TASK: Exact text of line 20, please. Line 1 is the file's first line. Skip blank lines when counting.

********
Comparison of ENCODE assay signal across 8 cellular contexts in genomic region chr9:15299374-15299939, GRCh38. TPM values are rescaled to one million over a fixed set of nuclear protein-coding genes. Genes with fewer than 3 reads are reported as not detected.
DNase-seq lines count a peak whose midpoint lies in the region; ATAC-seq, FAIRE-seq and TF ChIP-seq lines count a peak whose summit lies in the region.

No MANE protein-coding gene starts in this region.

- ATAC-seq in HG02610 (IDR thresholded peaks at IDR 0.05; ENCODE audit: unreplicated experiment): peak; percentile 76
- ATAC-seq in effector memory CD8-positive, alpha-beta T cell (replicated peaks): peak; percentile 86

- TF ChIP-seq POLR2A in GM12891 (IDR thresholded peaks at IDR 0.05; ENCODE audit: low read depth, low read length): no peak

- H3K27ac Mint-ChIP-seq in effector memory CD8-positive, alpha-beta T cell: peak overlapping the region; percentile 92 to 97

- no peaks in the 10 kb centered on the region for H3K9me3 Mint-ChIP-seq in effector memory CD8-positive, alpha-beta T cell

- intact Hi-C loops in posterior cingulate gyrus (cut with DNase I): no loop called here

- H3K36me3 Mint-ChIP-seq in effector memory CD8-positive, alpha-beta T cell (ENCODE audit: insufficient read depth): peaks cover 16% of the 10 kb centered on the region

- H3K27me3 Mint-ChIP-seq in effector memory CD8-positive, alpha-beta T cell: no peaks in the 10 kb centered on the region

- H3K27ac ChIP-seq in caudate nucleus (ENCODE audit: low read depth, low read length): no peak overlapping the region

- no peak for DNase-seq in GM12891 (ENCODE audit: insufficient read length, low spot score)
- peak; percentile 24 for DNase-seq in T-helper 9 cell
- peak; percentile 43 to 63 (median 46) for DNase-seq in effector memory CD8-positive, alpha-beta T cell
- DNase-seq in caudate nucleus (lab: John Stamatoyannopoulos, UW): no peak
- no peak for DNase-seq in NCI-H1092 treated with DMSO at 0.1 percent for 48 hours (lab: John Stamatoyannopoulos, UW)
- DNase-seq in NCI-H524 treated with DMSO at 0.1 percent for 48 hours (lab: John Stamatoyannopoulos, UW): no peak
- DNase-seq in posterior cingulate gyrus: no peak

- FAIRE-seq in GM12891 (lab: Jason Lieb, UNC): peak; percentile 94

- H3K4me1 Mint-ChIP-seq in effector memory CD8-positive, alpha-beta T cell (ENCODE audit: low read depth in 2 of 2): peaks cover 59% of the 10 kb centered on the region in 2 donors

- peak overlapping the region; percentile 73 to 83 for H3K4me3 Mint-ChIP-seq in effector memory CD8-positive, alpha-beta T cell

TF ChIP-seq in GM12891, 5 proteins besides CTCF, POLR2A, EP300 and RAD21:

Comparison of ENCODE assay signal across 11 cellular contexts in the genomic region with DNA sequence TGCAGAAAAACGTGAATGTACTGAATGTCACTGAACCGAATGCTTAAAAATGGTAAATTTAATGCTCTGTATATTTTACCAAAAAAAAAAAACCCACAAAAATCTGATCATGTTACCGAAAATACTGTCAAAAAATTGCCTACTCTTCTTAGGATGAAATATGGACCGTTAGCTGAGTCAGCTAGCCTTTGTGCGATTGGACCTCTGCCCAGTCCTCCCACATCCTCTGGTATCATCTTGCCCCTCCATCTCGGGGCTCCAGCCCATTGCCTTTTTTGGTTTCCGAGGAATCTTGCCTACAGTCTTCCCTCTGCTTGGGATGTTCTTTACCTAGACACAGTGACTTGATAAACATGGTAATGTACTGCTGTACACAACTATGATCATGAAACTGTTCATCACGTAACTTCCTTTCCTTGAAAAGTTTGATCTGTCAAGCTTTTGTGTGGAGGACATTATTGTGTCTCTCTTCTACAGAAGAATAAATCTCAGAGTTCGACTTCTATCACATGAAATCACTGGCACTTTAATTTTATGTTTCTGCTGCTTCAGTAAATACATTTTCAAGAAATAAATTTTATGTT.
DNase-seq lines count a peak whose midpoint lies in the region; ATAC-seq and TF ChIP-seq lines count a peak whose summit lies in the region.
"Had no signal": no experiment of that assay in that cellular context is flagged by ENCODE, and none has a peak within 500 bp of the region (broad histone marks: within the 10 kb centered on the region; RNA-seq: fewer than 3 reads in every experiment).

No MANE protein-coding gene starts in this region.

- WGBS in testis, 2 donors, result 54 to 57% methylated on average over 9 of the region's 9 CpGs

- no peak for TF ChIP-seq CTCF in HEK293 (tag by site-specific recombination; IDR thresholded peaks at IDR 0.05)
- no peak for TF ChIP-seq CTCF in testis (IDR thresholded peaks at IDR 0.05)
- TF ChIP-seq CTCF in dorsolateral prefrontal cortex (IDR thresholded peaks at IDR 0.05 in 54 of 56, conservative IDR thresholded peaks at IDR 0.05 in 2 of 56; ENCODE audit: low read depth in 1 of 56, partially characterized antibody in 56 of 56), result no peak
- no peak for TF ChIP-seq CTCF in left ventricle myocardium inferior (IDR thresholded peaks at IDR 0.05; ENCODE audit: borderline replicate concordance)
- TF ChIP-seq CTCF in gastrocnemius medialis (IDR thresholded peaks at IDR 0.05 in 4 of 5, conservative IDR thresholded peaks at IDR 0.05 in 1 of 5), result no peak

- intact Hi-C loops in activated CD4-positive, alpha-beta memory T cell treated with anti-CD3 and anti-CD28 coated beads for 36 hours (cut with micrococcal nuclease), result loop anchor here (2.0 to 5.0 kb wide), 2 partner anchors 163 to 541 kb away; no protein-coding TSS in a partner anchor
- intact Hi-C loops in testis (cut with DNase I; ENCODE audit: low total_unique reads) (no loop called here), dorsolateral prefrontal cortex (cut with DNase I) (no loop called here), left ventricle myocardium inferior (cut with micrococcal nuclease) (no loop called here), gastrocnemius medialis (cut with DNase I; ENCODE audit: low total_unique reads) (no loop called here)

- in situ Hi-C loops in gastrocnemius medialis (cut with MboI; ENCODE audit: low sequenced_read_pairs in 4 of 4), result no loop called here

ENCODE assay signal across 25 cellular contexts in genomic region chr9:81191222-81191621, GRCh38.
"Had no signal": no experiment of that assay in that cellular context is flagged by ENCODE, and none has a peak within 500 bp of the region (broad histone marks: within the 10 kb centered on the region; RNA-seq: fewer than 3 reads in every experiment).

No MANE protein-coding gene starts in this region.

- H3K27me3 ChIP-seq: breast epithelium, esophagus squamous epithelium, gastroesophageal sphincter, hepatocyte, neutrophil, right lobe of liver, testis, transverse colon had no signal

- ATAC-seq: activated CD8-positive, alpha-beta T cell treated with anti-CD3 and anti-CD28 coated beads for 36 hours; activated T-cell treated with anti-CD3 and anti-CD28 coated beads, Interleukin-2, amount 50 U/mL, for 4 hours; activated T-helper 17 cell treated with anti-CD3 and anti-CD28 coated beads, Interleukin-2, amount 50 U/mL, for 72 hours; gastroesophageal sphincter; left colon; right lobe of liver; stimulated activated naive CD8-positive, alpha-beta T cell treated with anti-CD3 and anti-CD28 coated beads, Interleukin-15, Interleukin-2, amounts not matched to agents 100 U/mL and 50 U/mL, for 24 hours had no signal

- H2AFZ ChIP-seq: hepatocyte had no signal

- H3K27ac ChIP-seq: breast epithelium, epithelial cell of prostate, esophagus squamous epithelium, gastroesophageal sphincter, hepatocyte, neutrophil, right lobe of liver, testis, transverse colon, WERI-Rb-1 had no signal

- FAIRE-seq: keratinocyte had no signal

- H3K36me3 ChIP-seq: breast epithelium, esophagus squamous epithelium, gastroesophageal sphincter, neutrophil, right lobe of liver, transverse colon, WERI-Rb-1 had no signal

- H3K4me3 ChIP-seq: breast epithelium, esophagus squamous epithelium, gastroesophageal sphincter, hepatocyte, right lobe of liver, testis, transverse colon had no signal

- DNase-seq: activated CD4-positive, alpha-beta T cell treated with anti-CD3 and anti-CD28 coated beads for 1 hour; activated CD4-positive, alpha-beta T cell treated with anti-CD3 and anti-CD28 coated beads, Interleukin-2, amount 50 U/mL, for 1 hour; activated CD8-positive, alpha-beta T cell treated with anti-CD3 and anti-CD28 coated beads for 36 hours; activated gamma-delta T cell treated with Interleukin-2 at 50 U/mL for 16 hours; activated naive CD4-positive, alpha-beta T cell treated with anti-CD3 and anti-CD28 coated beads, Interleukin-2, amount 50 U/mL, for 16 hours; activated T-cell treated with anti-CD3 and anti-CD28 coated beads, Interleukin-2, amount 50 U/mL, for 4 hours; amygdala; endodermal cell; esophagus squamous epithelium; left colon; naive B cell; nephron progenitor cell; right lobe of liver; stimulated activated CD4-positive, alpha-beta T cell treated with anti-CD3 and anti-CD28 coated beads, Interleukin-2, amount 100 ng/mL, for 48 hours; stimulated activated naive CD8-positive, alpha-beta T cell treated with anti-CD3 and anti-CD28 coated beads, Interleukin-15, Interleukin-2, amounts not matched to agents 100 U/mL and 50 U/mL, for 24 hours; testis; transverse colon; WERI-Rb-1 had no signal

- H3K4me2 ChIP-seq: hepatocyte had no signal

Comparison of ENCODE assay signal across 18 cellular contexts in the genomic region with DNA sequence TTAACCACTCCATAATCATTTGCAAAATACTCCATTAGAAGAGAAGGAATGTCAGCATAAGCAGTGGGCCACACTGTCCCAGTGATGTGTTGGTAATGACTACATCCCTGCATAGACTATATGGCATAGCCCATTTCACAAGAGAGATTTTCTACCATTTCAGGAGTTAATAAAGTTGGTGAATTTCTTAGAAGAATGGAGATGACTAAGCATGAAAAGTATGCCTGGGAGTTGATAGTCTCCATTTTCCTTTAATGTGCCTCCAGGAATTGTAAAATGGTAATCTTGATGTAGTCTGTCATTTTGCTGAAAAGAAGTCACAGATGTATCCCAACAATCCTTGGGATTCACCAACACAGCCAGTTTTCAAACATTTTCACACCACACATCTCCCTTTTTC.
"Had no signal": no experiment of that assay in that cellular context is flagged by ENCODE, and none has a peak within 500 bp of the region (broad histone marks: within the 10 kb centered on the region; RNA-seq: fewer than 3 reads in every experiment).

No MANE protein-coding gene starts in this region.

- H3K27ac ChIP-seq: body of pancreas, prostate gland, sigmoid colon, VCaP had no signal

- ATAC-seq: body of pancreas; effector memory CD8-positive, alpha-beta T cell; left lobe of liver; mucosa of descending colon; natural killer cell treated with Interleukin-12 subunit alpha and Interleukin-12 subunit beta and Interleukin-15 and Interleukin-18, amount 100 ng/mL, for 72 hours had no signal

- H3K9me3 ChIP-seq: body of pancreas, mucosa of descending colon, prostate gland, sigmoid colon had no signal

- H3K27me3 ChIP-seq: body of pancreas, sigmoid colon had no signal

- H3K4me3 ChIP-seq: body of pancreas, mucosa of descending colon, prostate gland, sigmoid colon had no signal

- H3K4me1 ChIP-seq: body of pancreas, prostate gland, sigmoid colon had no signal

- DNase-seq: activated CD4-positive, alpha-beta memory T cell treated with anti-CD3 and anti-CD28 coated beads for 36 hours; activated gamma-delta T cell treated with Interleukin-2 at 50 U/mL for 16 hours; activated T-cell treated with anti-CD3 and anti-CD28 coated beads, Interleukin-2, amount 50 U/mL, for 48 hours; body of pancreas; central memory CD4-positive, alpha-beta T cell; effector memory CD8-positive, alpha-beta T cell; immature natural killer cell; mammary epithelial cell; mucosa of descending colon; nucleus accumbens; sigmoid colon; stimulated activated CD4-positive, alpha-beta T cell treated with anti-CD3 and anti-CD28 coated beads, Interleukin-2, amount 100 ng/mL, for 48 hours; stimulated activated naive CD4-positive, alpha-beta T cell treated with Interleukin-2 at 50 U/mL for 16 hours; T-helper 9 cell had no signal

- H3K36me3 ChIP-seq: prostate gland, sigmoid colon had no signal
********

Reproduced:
- FAIRE-seq in GM12891 (lab: Jason Lieb, UNC): peak; percentile 94